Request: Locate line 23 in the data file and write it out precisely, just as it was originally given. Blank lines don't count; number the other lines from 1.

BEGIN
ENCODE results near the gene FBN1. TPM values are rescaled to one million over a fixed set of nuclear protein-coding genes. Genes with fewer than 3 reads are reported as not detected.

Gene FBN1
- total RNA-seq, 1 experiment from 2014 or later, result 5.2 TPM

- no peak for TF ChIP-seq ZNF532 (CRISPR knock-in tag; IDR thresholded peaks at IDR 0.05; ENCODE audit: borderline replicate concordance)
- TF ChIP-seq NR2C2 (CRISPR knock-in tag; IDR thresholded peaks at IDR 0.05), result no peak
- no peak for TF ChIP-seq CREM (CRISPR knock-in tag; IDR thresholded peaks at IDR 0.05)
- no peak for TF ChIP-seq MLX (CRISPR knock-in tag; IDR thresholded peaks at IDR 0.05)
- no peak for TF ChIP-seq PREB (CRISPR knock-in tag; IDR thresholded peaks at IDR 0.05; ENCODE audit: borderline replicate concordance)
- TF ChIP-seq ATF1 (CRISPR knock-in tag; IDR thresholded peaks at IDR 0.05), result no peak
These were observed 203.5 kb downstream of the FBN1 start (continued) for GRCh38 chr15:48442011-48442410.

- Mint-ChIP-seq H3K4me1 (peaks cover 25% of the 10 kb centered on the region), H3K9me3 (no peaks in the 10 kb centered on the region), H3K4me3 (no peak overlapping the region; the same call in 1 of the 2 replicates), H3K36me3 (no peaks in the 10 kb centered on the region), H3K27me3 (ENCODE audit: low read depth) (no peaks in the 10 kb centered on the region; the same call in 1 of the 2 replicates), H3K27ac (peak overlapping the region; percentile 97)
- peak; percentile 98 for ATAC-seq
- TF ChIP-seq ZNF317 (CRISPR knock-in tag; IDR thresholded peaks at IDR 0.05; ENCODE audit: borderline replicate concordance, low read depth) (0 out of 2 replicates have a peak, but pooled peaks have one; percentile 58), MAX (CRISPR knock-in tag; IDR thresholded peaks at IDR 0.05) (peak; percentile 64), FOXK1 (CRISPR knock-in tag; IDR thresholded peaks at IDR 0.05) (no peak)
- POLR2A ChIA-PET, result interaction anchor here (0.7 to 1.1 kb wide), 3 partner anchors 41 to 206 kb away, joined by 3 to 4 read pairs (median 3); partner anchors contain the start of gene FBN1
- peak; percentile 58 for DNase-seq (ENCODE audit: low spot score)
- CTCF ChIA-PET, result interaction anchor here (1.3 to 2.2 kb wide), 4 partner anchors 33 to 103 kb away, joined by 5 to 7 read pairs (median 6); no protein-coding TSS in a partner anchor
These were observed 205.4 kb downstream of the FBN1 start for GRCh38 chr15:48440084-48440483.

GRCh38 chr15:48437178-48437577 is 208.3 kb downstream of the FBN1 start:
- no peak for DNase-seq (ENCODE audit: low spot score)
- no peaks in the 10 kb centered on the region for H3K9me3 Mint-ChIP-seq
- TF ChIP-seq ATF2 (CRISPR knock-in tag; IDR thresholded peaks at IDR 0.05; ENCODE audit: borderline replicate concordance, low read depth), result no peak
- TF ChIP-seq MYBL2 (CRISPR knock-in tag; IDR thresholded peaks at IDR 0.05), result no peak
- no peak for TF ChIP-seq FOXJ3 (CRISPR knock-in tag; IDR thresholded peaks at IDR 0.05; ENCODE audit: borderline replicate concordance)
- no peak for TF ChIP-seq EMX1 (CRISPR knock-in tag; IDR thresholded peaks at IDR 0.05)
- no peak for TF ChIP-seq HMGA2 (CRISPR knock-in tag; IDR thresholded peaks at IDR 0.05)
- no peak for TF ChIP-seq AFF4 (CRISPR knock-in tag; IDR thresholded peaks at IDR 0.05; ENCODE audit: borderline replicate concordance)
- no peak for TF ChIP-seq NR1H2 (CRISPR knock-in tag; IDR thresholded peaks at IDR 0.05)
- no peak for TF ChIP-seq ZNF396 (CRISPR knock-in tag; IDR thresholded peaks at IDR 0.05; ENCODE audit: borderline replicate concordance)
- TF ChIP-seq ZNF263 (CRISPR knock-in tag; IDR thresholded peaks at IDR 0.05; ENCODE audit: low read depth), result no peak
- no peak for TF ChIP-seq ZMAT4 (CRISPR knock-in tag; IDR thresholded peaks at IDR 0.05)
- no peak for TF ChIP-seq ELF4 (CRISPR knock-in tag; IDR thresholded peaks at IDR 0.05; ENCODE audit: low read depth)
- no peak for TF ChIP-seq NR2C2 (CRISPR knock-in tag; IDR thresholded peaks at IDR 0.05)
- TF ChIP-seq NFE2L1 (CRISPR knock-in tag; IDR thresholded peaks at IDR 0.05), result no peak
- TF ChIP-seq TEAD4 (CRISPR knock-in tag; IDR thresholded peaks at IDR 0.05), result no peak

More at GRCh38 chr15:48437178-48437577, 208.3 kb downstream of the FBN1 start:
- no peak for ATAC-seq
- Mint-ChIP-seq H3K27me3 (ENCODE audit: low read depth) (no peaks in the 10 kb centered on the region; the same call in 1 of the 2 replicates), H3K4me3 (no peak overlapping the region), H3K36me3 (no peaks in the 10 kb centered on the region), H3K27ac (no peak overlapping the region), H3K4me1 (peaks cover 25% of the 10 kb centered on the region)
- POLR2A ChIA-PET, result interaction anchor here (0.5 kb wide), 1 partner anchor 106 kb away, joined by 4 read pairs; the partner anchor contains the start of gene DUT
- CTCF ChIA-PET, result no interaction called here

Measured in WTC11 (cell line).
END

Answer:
- no peak for TF ChIP-seq FOXJ3 (CRISPR knock-in tag; IDR thresholded peaks at IDR 0.05; ENCODE audit: borderline replicate concordance)